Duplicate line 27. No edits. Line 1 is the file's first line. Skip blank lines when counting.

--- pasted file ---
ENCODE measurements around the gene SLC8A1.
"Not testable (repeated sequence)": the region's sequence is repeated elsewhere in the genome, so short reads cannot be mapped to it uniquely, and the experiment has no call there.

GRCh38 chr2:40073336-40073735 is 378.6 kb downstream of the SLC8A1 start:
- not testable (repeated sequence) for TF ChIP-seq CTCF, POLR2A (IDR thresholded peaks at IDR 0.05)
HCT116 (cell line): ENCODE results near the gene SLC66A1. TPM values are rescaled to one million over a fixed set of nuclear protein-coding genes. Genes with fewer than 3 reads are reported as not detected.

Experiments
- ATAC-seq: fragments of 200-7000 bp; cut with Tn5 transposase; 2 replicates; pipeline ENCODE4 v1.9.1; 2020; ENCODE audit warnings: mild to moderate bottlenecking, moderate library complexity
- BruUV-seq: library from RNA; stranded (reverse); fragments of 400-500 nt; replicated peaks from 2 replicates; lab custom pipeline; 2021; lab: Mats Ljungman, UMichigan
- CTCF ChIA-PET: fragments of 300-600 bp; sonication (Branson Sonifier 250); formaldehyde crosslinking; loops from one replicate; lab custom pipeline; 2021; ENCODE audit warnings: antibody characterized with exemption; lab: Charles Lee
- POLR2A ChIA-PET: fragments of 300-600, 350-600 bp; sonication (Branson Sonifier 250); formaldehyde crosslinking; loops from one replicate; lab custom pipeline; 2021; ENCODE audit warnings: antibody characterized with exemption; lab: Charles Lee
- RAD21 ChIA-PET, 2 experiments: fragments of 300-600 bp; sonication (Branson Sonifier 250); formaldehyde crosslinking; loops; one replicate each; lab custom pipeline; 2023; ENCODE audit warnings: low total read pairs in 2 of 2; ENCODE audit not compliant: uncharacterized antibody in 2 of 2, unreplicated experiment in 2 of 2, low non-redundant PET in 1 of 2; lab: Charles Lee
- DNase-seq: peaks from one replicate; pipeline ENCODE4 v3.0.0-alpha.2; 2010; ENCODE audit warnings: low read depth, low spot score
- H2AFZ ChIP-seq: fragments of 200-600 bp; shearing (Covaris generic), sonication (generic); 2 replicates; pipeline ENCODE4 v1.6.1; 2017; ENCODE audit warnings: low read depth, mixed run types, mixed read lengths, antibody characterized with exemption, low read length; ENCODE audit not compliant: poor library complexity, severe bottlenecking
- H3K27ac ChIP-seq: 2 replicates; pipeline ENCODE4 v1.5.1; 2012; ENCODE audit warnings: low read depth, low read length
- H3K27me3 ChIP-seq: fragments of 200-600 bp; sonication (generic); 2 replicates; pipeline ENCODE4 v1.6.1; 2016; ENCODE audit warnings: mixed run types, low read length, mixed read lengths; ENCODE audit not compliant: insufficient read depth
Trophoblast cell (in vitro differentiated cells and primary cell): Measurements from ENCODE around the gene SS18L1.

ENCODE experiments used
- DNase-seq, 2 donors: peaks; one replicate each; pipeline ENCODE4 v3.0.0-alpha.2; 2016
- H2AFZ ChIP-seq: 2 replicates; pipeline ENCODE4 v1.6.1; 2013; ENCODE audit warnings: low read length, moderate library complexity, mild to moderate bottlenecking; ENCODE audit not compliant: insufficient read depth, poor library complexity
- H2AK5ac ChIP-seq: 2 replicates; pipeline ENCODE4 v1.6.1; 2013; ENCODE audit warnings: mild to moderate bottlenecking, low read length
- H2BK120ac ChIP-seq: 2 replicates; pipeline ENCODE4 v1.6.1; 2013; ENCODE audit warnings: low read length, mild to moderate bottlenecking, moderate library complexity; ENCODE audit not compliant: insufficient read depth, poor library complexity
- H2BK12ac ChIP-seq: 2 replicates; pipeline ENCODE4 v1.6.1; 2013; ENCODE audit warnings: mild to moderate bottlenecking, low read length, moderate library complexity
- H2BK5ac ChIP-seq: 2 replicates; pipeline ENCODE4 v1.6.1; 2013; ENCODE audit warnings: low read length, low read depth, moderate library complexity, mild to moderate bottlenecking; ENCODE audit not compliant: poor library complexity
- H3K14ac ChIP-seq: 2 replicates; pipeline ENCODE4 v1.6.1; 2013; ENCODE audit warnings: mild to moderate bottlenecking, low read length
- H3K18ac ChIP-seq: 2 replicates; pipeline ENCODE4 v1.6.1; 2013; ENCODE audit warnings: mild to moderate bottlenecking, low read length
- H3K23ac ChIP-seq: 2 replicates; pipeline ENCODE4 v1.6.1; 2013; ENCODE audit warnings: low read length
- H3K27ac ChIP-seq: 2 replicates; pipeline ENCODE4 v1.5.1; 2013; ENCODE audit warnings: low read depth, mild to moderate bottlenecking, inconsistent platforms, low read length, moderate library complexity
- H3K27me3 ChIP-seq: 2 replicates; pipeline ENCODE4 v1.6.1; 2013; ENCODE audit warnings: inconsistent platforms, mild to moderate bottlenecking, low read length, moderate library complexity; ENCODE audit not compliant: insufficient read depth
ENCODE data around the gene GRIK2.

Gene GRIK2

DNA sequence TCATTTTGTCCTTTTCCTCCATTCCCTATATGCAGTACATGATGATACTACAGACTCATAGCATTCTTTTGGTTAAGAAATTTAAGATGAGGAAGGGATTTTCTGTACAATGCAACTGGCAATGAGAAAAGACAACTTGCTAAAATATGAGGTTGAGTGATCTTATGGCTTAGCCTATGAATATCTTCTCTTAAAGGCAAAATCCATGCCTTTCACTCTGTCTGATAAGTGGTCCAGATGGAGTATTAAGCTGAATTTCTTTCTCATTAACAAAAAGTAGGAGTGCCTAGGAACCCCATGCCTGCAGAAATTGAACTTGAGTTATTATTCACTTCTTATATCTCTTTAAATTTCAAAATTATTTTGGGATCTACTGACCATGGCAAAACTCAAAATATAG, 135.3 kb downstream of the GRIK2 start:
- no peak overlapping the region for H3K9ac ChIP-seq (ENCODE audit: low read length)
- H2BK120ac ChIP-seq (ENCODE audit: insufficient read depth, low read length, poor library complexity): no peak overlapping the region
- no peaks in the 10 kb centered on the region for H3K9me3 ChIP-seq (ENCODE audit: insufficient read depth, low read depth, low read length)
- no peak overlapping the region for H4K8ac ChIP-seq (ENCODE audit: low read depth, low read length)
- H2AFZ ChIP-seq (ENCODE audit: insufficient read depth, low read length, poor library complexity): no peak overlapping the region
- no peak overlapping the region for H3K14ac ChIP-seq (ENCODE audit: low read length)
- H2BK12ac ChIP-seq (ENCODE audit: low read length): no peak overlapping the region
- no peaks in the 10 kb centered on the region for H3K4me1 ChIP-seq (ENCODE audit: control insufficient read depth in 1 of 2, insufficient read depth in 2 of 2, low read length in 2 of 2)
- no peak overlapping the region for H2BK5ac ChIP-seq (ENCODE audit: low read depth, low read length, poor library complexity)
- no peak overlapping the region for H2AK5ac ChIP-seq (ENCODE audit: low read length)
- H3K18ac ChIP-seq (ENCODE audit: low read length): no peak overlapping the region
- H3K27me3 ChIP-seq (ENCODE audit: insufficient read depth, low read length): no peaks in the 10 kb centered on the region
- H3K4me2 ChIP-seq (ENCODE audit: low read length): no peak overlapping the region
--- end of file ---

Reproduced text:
- H3K27ac ChIP-seq: 2 replicates; pipeline ENCODE4 v1.5.1; 2013; ENCODE audit warnings: low read depth, mild to moderate bottlenecking, inconsistent platforms, low read length, moderate library complexity